The true secularists among the audience would have enjoyed this immensely. It is not clear whether all would have agreed with where Roberts goes next. He makes a general argument that the world is divine. He sees only two possibilities: either the world was created, in which case it must reflect its creator and that creator’s divinity, or it was not. If it was not created, then the natural world “is eternal, self-existent, intelligent and self-sufficient. Can God be more than that?” Either way, he asserts, the world is divine.

After some additional arguments against old Christian views, Roberts personifies the natural world as mother:

“The faithful world pays the strictest and most minute attention to the least and humblest thing, and treats it with the same dignity that she does the largest and greatest things, the worm, the bird, is as much provided for in the intelligent plan of nature as is any rational being . . . Moreover the laws of nature are moral. They exist in the interest of the health and well-being of man.”

Having lifted up nature, Roberts goes on to challenge the Christian view of heaven.   He asks, “Can it be that the dream of the beautiful world beyond was the gambler’s dream of something for nothing, or the visionary’s dream of sudden wealth?” A world that was not earned would be immoral. He concludes:

“There is an eternal law of exactness and compensation whereby the great world gives back to every one in equal measure and undiminished what each one gives to the world. If we knew this world and kept its laws we should find that sickness and disease, deformity, weakness of will, and poverty were unnecessary, and we should look upon them as disgraceful just as we look upon crime. If we knew this world and kept faith with it we should make our heaven here and ask for none here or anywhere that we did not make.”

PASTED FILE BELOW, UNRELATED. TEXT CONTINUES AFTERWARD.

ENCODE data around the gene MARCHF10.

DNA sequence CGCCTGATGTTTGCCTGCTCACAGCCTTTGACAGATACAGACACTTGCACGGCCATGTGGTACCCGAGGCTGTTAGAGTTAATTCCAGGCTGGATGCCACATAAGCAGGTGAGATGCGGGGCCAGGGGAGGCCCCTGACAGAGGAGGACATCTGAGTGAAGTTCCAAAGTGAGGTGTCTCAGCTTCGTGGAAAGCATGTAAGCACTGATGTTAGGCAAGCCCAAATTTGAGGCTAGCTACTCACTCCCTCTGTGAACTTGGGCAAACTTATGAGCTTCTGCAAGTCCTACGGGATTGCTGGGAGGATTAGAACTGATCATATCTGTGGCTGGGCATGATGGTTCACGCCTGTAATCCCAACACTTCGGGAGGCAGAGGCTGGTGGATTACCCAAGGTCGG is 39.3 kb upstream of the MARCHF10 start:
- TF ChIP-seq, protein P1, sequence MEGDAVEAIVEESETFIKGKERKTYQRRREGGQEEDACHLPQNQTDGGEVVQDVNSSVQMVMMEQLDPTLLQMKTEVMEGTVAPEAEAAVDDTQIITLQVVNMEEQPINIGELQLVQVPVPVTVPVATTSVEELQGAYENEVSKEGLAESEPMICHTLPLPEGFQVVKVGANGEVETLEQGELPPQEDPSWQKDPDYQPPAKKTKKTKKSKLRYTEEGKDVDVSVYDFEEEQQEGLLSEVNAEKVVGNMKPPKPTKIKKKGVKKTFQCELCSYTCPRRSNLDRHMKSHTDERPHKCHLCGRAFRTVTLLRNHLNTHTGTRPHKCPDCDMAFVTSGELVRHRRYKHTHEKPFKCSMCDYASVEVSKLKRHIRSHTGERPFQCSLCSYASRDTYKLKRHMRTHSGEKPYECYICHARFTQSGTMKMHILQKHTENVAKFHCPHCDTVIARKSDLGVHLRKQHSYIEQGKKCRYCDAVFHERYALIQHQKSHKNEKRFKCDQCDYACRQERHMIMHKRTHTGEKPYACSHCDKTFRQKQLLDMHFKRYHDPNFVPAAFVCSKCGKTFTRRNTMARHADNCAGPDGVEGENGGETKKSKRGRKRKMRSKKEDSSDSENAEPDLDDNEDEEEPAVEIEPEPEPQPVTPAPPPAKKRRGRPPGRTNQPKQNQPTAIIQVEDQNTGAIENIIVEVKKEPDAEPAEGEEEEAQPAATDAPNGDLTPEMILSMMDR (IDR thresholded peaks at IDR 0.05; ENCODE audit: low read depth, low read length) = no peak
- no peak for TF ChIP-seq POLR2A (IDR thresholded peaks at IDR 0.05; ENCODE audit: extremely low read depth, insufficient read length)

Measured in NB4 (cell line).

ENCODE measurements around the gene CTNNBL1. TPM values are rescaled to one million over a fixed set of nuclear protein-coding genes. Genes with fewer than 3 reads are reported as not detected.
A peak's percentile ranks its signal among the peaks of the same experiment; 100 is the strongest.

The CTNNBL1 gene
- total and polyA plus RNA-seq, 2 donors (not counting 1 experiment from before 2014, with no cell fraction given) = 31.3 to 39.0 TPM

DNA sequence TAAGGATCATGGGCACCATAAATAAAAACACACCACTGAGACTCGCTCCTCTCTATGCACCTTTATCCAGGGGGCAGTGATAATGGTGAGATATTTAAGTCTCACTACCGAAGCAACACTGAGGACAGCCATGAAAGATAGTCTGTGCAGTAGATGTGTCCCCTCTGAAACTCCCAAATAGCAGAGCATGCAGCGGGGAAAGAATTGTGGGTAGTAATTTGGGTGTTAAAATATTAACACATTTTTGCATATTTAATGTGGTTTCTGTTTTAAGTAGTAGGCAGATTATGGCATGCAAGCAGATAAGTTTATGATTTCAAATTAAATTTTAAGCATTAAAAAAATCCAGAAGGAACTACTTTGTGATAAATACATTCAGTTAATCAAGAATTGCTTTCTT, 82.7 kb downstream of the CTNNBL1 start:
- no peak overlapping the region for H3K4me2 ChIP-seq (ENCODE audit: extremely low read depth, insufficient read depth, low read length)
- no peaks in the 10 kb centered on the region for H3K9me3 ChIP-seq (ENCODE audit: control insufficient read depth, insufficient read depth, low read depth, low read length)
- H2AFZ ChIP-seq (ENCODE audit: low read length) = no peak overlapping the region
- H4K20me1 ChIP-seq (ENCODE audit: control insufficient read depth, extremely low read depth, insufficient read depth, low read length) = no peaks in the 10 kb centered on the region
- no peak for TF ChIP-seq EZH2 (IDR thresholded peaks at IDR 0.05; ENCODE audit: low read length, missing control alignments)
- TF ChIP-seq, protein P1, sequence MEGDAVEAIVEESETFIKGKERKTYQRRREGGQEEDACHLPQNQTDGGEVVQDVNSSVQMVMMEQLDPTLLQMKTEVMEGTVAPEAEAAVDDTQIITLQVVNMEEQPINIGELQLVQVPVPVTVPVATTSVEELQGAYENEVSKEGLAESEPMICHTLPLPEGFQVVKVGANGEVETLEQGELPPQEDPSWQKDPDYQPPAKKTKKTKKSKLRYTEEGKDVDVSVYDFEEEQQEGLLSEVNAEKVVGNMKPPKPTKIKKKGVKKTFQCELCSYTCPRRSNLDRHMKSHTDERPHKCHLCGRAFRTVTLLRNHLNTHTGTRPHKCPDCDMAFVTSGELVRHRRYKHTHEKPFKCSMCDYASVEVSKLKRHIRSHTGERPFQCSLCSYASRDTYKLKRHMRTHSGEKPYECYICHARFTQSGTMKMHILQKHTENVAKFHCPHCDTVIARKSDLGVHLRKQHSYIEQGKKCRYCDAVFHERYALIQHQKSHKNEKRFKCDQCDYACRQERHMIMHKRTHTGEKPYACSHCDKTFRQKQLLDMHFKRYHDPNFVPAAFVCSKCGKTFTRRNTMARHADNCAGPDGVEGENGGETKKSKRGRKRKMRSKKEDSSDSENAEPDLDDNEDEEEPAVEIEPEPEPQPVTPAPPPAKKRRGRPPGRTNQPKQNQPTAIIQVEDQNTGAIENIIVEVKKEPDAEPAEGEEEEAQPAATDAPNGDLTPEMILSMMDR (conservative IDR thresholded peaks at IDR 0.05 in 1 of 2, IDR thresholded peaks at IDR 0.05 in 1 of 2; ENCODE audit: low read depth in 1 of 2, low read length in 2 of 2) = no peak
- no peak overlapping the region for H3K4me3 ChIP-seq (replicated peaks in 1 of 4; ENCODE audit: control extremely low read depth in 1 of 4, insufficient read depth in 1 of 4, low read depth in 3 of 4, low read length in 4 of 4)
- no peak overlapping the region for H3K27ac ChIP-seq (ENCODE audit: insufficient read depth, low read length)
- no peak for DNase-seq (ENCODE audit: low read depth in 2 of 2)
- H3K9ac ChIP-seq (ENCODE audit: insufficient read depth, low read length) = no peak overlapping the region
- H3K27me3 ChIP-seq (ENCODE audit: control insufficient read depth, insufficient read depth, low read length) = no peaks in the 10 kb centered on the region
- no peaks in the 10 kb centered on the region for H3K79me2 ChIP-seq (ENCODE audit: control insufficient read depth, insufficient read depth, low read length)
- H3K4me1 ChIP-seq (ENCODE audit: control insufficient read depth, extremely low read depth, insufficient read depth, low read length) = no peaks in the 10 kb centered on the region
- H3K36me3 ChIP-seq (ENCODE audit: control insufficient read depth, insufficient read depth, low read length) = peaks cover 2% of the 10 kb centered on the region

Another speaker at this conference was Clarence Darrow.  Both men were paid $25 for their efforts.  Roberts and Darrow began an acquaintance that lasted for decades.  That is another part of the story told in the biography.

Excerpts are from John Emerson Roberts: Kansas City’s “Up-to-date’ Freethought Preacher, which is available from Amazon, through ERYBooks.  Or use the contact page to order directly from the author.

Haiku, “Rules,” and a Recommendation

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Haiku, that Japanese form which took hold in English about 50 years ago and has continued to be of interest to many, is a great example of the role of “rules” in poetry.

I particularly like a haiku posted recently on the blog, Five Reflections:

soft subtle mantra
hoes the garden of the mind
new poem blossoms

I was delighted by the contrast between the mantra described as “soft subtle” and the hardness of a hoe.  But then my inner critic sounded alarms:  “the ____ of the ____” the critic complained.  “Couldn’t he have avoided at least one of those empty words?”

I keep my critic busy checking my own work for unnecessary cases of “the” and “of the.”  But was he (or is my inner critic a she?) right to complain in this case?

There are two schools of thought about haiku, those who insist on a 5-7-5 syllable structure and those who argue for shorter, tighter lines.  The 5-7-5 imitates the Japanese form.  But the second party asserts that those Japanese “syllables” are not all words, some are signals of other kinds, so the 5-7-5 structure is a poor substitute.